I made a mistake on my taxes

What should I do?

You have many options on how to fix a mistake on your tax return depending on whether you received a notice and the kind of mistake you made.

No matter what kind of mistake you made, it's important that you take action. The longer you wait, the harder and more time-consuming it is to fix a mistake. In addition, if the correction means you owe more taxes, the IRS charges interest and penalties from the due date of your tax return until you pay your account in full. So, the longer you wait to fix a mistake, the more expensive it can be.

After filing your tax return, you realize there was a mistake, but you haven’t received an IRS notice

If the due date for filing your tax return has passed, you can submit an amended tax return to correct most mistakes. You can’t electronically file an amended tax return. You must mail it to the IRS. If you realize you made a mistake but the due date for filing hasn’t passed, don't file an amended tax return. Instead, file another original tax return with your correct information.

You got an IRS notice saying there was incorrect information on your tax return

This often happens before the tax return is fully processed – the IRS is giving you a chance to make a correction. The notice should explain the issue and how to respond to the IRS. See Incorrect Returns for more information.

Note: If the change described in the IRS notice is different from what you think is incorrect, make sure you address both changes in your response.

You got an IRS notice about the IRS auditing your tax return.

The IRS performs audits by mail or in person. The notice will have specific information on how you should proceed.

The IRS made changes to your tax return, but now you have new information

If the IRS made changes to your tax return during processing, you can submit an amended tax return.

If the IRS made changes to the return because of an audit or an IRS assessment under the Substitute for Return program, you may need to request an audit reconsideration.

You didn’t file a tax return, but later realize you need to file one

Maybe you didn’t think you needed to file a tax return, but later got some new information that means you should file (like receiving a late Form 1099).

If you’re not sure if you need to file a tax return, try IRS Do I Need to File a Return tool.

If the IRS hasn’t sent you a notice about filing a tax return and you need to file one, go ahead and electronically file your tax return, (if the return is for within three years of the current tax year) or mail it to the IRS.

Note: Be sure to use the correct forms and mail it to the right IRS address for the specific tax year you need to file.

You didn’t file a tax return, and got an IRS notice stating that you needed to file

If you didn’t file a return by the due date, but IRS records show that you should have, you may get an IRS notice. You'll either need to reply to the IRS and explain why you don’t need to file or to submit your tax return.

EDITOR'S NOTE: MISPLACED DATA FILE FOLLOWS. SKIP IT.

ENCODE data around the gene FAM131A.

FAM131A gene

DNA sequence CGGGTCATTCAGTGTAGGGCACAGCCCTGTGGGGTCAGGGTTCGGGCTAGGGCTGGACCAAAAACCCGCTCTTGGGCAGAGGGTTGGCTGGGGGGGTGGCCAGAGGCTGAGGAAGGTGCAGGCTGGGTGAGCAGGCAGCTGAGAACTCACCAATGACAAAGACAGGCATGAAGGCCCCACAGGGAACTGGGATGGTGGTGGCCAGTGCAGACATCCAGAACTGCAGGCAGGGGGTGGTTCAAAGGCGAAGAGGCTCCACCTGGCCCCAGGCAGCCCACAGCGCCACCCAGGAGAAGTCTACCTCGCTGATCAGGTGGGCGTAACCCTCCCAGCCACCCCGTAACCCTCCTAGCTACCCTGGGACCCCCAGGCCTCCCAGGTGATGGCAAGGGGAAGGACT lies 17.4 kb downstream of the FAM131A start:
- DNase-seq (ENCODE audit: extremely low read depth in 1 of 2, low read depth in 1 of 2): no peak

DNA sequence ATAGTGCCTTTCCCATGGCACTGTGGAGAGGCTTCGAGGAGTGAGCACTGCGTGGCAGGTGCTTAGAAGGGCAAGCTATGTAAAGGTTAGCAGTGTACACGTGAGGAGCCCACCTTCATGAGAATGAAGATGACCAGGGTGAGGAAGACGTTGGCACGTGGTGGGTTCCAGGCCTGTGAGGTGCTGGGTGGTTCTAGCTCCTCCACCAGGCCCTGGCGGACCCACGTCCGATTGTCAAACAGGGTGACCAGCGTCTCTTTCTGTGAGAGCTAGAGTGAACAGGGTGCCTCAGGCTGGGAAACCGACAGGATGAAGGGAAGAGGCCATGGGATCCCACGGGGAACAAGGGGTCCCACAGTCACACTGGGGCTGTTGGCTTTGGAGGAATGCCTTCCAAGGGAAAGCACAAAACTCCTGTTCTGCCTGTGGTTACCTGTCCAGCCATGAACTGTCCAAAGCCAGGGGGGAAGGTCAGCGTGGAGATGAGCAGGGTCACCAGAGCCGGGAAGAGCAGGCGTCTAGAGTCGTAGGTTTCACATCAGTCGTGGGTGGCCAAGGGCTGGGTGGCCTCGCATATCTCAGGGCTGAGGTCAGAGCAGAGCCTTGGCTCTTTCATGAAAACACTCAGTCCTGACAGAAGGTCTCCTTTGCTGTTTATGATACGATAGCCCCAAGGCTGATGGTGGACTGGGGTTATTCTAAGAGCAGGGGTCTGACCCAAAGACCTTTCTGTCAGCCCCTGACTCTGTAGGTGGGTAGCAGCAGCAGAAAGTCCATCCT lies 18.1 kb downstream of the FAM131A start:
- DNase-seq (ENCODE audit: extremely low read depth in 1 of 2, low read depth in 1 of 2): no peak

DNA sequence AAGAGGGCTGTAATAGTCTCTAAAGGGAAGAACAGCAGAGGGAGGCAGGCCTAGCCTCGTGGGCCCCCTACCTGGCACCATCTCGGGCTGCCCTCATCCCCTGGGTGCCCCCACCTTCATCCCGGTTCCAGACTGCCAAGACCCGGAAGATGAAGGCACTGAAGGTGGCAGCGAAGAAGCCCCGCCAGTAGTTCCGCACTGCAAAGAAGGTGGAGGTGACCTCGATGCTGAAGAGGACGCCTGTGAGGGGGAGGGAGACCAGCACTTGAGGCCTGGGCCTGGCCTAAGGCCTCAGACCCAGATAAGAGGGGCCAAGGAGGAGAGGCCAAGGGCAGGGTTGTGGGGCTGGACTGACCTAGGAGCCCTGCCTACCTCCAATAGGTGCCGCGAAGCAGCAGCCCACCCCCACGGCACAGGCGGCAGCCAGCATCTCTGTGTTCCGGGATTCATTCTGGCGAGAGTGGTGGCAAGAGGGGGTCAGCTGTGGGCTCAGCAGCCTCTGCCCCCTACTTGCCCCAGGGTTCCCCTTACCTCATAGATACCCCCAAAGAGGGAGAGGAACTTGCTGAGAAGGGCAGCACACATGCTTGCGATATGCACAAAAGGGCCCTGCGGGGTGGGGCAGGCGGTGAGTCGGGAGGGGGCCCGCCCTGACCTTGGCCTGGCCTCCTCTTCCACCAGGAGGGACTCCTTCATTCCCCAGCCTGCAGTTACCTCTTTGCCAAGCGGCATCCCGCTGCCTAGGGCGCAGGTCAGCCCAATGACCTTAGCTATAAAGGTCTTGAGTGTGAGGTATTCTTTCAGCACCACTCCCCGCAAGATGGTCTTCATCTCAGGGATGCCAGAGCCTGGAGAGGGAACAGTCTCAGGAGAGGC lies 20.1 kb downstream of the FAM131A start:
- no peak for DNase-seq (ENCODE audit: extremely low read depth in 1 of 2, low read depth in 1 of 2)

If you don’t respond to the IRS's notice, the IRS may file a tax return for you, called a Substitute for Return. If it does file a tax return for you and you disagree with the information the IRS used, you’ll need to follow audit reconsideration steps to correct it.

You just need to change your address

There are several ways to change your address – IRS.gov's Address Changes page lists all available options.

Still not sure what to do to fix your mistake?

If you still aren’t sure what to do, you can contact the IRS. If you haven’t gotten a notice with specific contact information, you can use the following toll-free numbers:

  • Individual taxpayers: 800-829-1040 (TTY/TDD 800-829-4059)
  • Business taxpayers: 800-829-4933

Otherwise, you should use the contact information in any IRS notice sent to you.

You can resolve most mistakes on your own, but you can also get the help of a professional – either the person who prepared your tax return, or another tax professional.

Tips on how to choose a tax professional

If the mistake is causing you financial difficulties, or you’ve tried to work with the IRS and the IRS hasn’t responded, the Taxpayer Advocate Service may be able to help.

Browse common tax issues and situations at Get Help.

If your IRS problem is causing you financial hardship, you've tried repeatedly and aren't receiving a response from the IRS, or you feel your taxpayer rights aren't being respected, consider contacting the Taxpayer Advocate Service (TAS).

You may be eligible for representation from an attorney, certified public accountant (CPA), or enrolled agent (EA) associated with a Low Income Taxpayer Clinic (LITC). LITCs also provide information about taxpayer rights and responsibilities in different languages for individuals who speak English as a second language.

Last modified September 12, 2018